The aim of the course is to enrich participants’ knowledge of the impact of fiscal policy and public debt on the Australian economy. After introducing key fiscal concepts and important analytical techniques, the course canvasses a range of alternative macroeconomic perspectives on the operation and effectiveness of fiscal policy, highlighting its impact on interest rates, international capital flows, exchange rates, competitiveness, employment, and national income.
It then examines in-depth (i) the macroeconomic significance and implications of Australia’s public debt with reference to foreign indebtedness, international credit worthiness and interest rates, (ii) how to gauge public debt sustainability, and (iii) how the federal budget can be managed to stabilise and reduce public debt.
Participants will develop their capacity to critically evaluate the macroeconomic consequences of federal fiscal policy and acquire new skills for assessing and managing public debt sustainability.
See related course: Essentials of Government Budgeting
$1,095 For more information about group discounts contact firstname.lastname@example.org
The proposed programme for this one day course would include the following lecture topics:
-Foundations for Advanced Fiscal Analysis -Perspectives on Fiscal Stimulus -Public Debt, Creditworthiness and Interest Rates -Lecture on Public Debt Sustainability -Group Problem Solving Workshop on Public Debt Sustainability -Group Workshop on Public Debt Sustainability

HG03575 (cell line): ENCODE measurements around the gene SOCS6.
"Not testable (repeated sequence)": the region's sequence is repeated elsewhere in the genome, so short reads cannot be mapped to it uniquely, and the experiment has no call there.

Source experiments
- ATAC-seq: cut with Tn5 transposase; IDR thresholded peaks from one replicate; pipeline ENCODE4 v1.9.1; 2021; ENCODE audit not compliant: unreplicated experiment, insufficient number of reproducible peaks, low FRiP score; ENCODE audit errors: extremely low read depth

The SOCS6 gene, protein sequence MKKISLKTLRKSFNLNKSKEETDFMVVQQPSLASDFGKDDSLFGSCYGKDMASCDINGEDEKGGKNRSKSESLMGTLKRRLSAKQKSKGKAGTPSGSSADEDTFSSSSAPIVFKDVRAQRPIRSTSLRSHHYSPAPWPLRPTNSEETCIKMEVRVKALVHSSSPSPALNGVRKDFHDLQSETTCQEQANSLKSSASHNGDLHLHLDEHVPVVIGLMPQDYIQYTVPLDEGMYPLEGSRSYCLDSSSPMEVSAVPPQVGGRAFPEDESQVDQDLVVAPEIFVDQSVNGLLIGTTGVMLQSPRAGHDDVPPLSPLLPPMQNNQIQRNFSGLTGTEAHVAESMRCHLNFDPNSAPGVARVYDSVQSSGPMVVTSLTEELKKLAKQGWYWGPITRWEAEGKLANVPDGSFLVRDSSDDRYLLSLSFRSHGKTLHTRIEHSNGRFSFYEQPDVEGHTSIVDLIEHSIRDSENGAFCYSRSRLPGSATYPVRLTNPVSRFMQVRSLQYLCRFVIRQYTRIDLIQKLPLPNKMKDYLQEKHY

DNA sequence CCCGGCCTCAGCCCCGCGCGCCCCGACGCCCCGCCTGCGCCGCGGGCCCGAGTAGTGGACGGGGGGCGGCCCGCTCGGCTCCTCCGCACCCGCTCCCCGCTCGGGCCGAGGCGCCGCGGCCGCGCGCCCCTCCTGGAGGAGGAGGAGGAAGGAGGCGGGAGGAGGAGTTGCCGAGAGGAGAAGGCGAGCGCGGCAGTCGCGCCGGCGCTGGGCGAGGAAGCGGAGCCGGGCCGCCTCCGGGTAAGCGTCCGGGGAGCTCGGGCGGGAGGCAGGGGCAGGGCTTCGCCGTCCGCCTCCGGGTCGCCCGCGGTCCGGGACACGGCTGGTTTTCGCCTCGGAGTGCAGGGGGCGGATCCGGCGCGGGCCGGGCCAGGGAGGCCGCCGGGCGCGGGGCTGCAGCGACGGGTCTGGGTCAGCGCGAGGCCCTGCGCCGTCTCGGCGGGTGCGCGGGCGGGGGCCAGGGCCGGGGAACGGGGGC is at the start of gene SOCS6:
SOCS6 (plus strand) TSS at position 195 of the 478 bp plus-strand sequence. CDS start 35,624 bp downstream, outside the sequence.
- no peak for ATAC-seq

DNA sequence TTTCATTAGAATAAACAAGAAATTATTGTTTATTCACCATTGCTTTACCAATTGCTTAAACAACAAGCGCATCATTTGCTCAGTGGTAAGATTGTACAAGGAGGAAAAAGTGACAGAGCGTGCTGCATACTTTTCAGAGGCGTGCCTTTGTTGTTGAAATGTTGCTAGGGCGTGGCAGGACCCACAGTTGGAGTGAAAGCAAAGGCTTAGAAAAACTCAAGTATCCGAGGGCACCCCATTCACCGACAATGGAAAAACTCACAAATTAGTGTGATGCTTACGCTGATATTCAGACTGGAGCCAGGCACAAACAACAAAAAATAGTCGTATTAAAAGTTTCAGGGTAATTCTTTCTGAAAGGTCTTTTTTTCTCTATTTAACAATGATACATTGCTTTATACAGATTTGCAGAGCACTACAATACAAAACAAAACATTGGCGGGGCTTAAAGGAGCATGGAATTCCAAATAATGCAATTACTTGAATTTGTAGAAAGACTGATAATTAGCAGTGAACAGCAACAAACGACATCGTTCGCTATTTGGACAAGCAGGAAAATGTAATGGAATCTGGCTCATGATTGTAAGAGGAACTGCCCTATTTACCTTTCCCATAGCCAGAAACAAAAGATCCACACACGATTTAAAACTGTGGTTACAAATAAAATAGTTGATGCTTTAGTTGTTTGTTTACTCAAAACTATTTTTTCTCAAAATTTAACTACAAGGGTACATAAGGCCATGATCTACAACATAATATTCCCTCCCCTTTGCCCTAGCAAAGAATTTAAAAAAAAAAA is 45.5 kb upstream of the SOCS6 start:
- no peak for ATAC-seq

Participants would be encouraged to interact in class in response to questions posed throughout the lectures, and be obliged to interact with each other in the small group workshop sessions. On completing the course, participants would have improved their capacity to think critically about the macroeconomic effects of fiscal policy and have learned important quantitative techniques for assessing the sustainability of public debt.
Dr Tony Makin
Tony Makin, Professor of Economics and Director of the APEC Study Centre at Griffith University, has served as an International Consultant Economist with the IMF Institute, as an economist in the Australian federal departments of Finance, Foreign Affairs and Trade and Treasury, as well as Australian convenor of the structural issues group of the Pacific Economic Co-operation Council.
He is a member of the National Economic Panel of the Economic Society of Australia, has previously lectured in the Lee Kuan School of Public Policy at the National University of Singapore and School of Economics at the University of Queensland, and is the author of International Money and Finance, Global Finance and the Macroeconomy, Global Imbalances, Exchange Rates and Stabilization Policy, and The Limits of Fiscal Policy, as well as many journal articles.
He has previously taught similar material to government officials from Asia-Pacific countries at the IMF Institute for Capacity Building, to Australian Economics Honours and ANZSOG postgraduate students, as well as Indonesian and Sri Lankan officials undertaking short courses under DFAT’s Australia Awards International foreign aid programme.